Yongzhi Guo, Tiansheng Sun, Xiaowei Wang, Shaoguang Li, Zhi Liu
Department of Orthopedics, Beijing Army General Hospital, Beijing, Dongcheng District, China (mainland)
Med Sci Monit 2014; 20:1963-1968
Hip fracture is common in elderly patients. However, few effective studies had linked cognitive impairment to patient clinical outcome.
Material and Methods: A total of 244 elderly hip fracture patients were prospectively followed up for 12 months. At 30 days, 6 months, and 1 year after hip repair surgery, patients and/or primary caregivers were interviewed by phone by trained, blinded interviewers. Functional evaluation, from pre-injury through 1 year after the operation, was assessed using the Barthel Index.
Results: Among 244 patients, 43 were diagnosed as having cognitive impairment (Mini-Mental State Examination score <24). Compared to those without cognitive impairment, the 30-day, 6-month, and 1-year mortalities in the impaired patients were significantly higher than that of the cognitively intact patients. Six months after hip repair surgery, the cognitively intact patients presented significantly higher activities of daily living (ADL) scores than the cognitively impaired patients, and only 38.5% of impaired patients returned to their pre-operation baseline levels afterwards. The ADL scores in the impaired patients were similar to the intact ones at 1 year after the operation.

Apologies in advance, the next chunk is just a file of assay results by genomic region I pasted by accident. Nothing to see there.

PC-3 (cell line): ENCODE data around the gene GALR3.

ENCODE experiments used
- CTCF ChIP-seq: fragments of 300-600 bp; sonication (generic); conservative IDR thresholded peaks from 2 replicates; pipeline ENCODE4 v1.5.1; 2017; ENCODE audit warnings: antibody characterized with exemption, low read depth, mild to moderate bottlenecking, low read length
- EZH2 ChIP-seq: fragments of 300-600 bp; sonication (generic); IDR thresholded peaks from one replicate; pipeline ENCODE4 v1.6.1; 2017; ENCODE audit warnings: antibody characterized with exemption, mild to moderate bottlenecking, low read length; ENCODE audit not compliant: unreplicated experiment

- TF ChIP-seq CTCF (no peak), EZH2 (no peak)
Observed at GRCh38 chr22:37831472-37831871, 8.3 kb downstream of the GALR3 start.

Conclusions: Although they had a higher risk of mortality in hip fracture, functional gain in the cognitively impaired patients was similar to that in the cognitively intact patients at 1-year follow-up.
Keywords: Cognition Disorders - complications, Hip Fractures - psychology, Prospective Studies